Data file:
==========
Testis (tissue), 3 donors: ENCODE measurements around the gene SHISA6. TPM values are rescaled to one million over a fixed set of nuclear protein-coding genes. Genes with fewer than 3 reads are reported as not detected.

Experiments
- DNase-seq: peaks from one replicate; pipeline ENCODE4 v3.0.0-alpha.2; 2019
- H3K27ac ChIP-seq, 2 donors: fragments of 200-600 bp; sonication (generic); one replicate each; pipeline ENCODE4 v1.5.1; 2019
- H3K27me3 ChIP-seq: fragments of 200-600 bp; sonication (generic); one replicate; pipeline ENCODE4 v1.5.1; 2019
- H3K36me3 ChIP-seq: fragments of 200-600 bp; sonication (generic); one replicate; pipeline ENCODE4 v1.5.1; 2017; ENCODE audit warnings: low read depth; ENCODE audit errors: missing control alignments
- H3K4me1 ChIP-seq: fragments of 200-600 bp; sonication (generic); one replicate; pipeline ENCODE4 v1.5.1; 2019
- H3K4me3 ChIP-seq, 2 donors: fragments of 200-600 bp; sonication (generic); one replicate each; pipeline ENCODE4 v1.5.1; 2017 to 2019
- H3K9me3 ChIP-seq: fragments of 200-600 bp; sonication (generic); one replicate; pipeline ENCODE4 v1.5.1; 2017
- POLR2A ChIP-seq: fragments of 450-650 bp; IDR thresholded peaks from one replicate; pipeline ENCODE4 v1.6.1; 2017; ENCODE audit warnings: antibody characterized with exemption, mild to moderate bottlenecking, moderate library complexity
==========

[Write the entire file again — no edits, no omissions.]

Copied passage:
Testis (tissue), 3 donors: ENCODE measurements around the gene SHISA6. TPM values are rescaled to one million over a fixed set of nuclear protein-coding genes. Genes with fewer than 3 reads are reported as not detected.

Experiments
- DNase-seq: peaks from one replicate; pipeline ENCODE4 v3.0.0-alpha.2; 2019
- H3K27ac ChIP-seq, 2 donors: fragments of 200-600 bp; sonication (generic); one replicate each; pipeline ENCODE4 v1.5.1; 2019
- H3K27me3 ChIP-seq: fragments of 200-600 bp; sonication (generic); one replicate; pipeline ENCODE4 v1.5.1; 2019
- H3K36me3 ChIP-seq: fragments of 200-600 bp; sonication (generic); one replicate; pipeline ENCODE4 v1.5.1; 2017; ENCODE audit warnings: low read depth; ENCODE audit errors: missing control alignments
- H3K4me1 ChIP-seq: fragments of 200-600 bp; sonication (generic); one replicate; pipeline ENCODE4 v1.5.1; 2019
- H3K4me3 ChIP-seq, 2 donors: fragments of 200-600 bp; sonication (generic); one replicate each; pipeline ENCODE4 v1.5.1; 2017 to 2019
- H3K9me3 ChIP-seq: fragments of 200-600 bp; sonication (generic); one replicate; pipeline ENCODE4 v1.5.1; 2017
- POLR2A ChIP-seq: fragments of 450-650 bp; IDR thresholded peaks from one replicate; pipeline ENCODE4 v1.6.1; 2017; ENCODE audit warnings: antibody characterized with exemption, mild to moderate bottlenecking, moderate library complexity